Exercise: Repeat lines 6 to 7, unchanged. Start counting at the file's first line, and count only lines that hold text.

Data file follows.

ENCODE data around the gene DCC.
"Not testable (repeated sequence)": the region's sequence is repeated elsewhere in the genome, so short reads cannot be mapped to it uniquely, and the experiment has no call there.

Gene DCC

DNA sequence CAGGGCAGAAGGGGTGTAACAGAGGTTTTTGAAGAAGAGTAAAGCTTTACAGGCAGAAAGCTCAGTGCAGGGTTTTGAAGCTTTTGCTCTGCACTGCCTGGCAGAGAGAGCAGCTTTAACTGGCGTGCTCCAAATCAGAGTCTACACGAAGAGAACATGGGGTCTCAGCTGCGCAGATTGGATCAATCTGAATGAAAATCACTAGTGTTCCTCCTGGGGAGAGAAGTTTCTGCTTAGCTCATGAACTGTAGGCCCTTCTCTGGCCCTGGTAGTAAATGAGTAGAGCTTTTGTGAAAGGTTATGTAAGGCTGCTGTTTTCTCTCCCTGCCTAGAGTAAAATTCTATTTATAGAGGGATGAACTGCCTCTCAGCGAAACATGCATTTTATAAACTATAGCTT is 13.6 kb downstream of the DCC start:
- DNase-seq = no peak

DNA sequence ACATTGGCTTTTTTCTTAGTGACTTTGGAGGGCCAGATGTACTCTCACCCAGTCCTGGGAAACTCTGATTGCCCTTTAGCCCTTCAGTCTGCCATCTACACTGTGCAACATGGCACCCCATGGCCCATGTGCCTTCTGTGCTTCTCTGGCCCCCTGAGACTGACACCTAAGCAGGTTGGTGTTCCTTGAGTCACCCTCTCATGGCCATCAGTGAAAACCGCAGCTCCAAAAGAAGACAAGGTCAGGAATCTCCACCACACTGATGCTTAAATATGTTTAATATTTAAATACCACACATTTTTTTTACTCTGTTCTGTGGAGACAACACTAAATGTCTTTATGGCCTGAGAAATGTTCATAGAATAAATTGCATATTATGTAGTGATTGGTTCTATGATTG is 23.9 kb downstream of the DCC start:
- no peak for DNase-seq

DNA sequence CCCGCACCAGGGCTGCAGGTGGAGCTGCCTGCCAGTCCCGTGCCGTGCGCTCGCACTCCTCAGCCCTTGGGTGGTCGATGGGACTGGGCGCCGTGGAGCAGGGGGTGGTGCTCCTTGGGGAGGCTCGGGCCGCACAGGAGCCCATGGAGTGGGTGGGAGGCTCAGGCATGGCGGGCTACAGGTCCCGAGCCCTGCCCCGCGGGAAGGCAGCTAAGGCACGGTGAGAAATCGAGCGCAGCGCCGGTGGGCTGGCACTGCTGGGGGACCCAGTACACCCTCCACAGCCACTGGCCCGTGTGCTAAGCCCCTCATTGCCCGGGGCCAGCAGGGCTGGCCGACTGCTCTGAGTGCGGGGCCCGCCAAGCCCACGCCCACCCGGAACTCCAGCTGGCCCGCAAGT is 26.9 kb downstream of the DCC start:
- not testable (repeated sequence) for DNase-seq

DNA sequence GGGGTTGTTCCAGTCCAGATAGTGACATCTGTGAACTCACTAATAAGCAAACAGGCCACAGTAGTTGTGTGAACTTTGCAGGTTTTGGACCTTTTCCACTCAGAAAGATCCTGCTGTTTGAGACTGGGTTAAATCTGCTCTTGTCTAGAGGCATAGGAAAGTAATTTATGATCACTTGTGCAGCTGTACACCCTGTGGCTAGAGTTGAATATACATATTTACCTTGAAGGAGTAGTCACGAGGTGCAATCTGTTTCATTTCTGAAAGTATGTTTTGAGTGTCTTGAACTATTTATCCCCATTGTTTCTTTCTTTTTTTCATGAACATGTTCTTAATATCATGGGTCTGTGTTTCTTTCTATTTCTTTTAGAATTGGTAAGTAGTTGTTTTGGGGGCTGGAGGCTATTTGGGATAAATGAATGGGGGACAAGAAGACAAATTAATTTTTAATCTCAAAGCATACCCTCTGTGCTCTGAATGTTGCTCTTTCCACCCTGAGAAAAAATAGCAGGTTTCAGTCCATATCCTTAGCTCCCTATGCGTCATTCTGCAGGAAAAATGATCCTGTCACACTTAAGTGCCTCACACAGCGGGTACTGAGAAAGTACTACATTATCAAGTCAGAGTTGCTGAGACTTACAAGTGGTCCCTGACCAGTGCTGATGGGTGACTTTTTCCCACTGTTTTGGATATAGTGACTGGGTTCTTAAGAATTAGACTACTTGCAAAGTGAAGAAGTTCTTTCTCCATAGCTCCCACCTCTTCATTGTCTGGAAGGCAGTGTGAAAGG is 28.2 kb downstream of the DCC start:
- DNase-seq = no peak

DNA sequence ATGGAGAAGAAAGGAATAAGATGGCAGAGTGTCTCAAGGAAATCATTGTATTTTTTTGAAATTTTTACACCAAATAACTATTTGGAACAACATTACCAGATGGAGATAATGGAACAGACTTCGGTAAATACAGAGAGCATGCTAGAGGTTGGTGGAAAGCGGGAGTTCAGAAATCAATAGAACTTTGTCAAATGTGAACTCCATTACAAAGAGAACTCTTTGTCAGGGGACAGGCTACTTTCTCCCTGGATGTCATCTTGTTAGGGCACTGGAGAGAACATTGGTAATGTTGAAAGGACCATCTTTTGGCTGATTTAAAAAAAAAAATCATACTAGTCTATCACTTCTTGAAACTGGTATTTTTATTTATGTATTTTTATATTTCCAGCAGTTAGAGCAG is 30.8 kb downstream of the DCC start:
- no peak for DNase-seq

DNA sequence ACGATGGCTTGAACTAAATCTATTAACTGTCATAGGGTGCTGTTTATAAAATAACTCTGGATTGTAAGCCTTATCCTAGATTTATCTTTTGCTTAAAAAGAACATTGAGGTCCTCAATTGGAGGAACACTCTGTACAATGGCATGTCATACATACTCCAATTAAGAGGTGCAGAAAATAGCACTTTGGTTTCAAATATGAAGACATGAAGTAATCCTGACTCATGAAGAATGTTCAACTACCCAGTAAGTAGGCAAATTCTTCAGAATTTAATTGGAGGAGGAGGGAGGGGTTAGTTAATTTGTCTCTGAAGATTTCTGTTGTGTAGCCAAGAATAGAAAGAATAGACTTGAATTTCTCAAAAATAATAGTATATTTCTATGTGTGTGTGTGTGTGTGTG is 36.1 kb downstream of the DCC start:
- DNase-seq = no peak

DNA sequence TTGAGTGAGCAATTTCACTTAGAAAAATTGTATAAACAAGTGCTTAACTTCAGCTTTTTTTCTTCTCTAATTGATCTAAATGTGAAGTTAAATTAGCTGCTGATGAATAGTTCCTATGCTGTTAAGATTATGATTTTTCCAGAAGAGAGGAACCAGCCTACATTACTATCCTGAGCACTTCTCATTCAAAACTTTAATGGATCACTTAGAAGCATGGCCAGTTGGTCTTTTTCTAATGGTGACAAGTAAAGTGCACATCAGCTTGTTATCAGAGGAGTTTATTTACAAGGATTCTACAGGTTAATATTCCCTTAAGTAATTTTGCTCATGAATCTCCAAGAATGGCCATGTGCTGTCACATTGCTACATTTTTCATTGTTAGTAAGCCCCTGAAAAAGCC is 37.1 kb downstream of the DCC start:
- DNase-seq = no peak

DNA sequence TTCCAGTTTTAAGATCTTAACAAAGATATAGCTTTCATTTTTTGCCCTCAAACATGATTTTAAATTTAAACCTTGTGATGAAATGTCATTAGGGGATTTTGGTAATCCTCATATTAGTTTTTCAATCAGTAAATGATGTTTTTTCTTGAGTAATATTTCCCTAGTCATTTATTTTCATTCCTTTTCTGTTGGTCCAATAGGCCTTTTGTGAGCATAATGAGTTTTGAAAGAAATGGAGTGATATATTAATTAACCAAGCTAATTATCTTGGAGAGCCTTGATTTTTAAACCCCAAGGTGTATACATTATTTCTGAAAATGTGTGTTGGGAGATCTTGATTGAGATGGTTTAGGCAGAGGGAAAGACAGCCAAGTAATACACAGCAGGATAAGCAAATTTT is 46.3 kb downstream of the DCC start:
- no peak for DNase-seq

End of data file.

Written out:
DNA sequence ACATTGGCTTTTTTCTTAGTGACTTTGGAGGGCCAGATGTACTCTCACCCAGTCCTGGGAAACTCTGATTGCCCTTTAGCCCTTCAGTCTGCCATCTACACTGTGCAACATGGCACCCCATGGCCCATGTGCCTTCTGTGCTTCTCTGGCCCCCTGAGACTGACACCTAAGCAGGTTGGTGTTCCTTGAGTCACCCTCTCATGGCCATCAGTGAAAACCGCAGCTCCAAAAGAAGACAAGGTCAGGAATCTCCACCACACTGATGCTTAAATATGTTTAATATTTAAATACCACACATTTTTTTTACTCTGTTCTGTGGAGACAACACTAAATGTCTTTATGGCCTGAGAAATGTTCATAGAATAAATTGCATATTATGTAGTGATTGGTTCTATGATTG is 23.9 kb downstream of the DCC start:
- no peak for DNase-seq